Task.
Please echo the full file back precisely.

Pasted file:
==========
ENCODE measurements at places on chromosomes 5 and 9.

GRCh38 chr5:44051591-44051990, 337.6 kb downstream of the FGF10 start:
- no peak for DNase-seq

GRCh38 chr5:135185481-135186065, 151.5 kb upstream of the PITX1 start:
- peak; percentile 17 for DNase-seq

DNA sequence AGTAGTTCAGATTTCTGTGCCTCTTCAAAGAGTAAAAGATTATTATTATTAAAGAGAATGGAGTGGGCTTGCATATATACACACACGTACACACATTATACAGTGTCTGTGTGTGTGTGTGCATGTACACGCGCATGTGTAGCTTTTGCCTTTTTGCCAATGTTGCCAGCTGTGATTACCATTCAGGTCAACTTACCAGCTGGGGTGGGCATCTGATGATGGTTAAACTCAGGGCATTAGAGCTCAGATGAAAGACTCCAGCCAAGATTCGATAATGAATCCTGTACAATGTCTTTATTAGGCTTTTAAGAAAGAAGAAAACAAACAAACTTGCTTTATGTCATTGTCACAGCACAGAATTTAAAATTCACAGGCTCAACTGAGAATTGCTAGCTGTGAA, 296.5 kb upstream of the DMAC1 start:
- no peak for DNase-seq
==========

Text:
ENCODE measurements at places on chromosomes 5 and 9.

GRCh38 chr5:44051591-44051990, 337.6 kb downstream of the FGF10 start:
- no peak for DNase-seq

GRCh38 chr5:135185481-135186065, 151.5 kb upstream of the PITX1 start:
- peak; percentile 17 for DNase-seq

DNA sequence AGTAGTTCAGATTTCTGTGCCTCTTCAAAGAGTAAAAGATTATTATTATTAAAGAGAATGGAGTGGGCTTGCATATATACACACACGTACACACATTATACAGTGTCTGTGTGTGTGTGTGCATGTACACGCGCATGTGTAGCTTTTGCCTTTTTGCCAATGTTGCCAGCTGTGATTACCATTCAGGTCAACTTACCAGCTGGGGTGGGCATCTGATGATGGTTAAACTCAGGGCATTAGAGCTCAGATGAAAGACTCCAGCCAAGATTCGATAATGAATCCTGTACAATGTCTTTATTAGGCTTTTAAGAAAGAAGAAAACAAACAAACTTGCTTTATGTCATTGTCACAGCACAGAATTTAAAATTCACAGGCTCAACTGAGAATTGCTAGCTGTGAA, 296.5 kb upstream of the DMAC1 start:
- no peak for DNase-seq